What is a life insurance policy, and what are its key features?
A life insurance policy is an agreement between an insurance company and a person (or legal entity). Each life insurance policy is different, and each state’s laws regulating insurance policies are different. In general, most insurance policies identify the following:
- The insurer: Only certain companies can provide life insurance, and these companies are regulated by state insurance departments.
- The policyholder: The person or entity (such as a family trust or a business) which owns (or “holds”) the policy. The policy can insure the holder, or it can insure another person.
- The insured: The person whose life is insured.
- The death benefit: The amount the insurer will pay when the insured passes away.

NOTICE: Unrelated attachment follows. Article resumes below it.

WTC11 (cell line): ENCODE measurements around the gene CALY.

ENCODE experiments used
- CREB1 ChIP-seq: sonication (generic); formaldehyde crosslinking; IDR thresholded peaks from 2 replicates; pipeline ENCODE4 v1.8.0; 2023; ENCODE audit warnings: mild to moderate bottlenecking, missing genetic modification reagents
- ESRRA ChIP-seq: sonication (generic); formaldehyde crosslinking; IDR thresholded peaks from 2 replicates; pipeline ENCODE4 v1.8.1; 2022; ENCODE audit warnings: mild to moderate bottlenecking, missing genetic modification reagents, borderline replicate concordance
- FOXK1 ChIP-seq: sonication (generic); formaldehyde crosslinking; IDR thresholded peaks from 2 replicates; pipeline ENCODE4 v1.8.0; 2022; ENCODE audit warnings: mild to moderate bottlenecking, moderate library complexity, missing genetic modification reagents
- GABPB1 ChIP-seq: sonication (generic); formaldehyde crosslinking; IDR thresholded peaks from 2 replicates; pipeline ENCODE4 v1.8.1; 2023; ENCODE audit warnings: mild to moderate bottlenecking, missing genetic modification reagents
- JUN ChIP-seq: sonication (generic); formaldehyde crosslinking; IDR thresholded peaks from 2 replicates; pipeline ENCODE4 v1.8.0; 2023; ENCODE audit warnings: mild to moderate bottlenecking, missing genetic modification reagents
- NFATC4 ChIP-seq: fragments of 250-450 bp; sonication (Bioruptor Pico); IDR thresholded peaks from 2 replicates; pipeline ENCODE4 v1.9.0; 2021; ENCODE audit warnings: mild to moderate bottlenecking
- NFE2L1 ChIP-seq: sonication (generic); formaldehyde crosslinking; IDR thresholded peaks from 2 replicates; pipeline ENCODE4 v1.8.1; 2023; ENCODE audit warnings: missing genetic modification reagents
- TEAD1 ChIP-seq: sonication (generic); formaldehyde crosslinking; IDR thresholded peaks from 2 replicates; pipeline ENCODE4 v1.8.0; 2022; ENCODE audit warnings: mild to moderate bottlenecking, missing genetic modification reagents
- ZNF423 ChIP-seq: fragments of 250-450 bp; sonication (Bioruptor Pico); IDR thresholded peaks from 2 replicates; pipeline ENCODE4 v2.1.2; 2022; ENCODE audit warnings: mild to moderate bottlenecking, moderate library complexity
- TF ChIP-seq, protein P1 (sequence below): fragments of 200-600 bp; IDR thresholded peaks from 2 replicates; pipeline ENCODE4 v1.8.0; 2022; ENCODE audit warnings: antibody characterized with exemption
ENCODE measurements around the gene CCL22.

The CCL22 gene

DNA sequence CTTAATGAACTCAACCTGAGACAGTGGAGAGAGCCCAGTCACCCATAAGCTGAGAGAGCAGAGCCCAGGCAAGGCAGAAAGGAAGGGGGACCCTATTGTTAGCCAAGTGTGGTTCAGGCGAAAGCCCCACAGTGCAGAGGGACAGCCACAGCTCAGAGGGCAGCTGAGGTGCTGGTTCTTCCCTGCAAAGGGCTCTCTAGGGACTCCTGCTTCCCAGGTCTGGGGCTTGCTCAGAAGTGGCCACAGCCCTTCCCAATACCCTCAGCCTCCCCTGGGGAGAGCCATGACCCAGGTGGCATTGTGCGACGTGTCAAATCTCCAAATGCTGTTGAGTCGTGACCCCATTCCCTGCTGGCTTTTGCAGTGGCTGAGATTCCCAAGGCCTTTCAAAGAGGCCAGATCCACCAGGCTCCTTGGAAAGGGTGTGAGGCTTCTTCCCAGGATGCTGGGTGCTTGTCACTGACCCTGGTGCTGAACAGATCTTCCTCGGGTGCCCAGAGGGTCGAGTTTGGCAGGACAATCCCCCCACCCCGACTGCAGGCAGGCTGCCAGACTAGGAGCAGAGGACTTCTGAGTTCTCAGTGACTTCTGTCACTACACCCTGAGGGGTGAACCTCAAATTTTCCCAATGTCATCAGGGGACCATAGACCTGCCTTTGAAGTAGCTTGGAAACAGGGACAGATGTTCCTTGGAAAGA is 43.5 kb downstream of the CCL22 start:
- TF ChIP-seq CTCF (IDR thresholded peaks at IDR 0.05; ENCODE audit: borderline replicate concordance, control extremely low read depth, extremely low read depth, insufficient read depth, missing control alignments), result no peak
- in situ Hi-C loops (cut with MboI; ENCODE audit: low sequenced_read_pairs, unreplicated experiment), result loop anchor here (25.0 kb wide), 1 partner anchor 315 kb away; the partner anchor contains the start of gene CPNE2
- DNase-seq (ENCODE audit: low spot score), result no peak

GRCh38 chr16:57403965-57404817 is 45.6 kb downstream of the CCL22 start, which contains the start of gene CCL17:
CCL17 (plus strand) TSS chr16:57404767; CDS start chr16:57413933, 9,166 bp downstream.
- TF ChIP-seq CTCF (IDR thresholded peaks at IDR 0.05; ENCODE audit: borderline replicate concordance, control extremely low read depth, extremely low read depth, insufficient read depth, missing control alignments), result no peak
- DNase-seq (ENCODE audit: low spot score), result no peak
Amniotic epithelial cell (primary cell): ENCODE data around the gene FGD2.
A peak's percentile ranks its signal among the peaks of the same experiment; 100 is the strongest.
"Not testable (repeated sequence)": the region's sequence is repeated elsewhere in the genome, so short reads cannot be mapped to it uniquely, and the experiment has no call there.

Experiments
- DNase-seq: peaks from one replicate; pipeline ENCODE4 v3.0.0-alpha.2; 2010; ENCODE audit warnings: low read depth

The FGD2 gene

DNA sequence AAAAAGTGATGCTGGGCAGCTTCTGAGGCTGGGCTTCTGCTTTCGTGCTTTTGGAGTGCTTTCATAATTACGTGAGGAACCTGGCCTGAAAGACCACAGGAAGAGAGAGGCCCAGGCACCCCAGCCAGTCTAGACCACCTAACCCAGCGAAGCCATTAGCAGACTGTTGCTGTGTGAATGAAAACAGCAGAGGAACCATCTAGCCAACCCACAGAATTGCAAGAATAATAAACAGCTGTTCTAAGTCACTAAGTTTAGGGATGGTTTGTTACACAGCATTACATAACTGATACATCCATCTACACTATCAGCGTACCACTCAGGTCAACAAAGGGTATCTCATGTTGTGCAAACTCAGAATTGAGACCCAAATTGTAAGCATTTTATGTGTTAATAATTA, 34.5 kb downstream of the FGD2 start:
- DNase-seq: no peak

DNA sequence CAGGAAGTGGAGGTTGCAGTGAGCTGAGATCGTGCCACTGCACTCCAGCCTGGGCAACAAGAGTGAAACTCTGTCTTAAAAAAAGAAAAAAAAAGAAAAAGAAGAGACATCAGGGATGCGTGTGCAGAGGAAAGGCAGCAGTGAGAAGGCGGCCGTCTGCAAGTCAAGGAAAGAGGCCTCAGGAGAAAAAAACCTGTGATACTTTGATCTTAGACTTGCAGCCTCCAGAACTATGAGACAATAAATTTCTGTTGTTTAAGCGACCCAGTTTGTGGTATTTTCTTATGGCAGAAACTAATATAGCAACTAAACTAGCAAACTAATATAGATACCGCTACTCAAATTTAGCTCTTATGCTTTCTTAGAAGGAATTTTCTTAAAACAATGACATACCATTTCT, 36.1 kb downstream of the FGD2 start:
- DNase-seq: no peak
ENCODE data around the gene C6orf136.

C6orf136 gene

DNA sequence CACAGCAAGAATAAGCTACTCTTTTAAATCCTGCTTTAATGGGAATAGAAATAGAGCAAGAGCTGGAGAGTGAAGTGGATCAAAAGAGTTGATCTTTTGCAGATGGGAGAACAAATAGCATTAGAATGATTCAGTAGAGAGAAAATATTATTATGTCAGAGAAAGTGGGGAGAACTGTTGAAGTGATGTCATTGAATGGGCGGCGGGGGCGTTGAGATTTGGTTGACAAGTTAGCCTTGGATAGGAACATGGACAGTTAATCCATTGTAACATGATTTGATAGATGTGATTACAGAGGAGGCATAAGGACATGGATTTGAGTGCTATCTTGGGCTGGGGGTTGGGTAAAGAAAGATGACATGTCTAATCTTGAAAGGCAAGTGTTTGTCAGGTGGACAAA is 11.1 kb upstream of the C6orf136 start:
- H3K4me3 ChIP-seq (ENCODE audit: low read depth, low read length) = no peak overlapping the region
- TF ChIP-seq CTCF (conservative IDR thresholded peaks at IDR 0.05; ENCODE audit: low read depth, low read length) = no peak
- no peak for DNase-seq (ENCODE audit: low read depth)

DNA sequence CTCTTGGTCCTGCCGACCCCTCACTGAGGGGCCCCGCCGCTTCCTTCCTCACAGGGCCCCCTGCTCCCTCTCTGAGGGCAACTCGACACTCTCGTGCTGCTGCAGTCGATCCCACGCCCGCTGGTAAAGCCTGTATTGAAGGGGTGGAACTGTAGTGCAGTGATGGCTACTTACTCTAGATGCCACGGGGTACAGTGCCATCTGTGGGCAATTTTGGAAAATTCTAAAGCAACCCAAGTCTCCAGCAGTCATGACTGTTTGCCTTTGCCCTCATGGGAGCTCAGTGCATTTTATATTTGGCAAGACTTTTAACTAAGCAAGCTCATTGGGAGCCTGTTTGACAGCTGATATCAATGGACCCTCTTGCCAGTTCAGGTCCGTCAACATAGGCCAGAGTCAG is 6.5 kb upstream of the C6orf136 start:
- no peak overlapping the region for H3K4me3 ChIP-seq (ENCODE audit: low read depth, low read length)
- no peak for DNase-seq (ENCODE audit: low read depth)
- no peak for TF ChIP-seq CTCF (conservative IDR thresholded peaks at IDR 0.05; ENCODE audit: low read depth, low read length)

- The beneficiaries: The people or entities that will receive the death benefit. It can all go to a single person (e.g., a surviving spouse) or it can be divided by percentage among many different people and entities (e.g., three children could each get 30% and 10% could go to a charity).
- The policy length: The time period that the insurer agrees to pay a death benefit. This can be a specific term (e.g., 10 or 20 years) or it can be permanent – a policy that lasts for the life of the insured for as long as premiums are paid.
- The premium: The monthly or yearly payments needed to keep the policy in effect.
- The cash value: Permanent life policies, like whole life insurance, have a cash value component that builds over time2 and can be cashed out or borrowed against.3 A term policy has no cash value.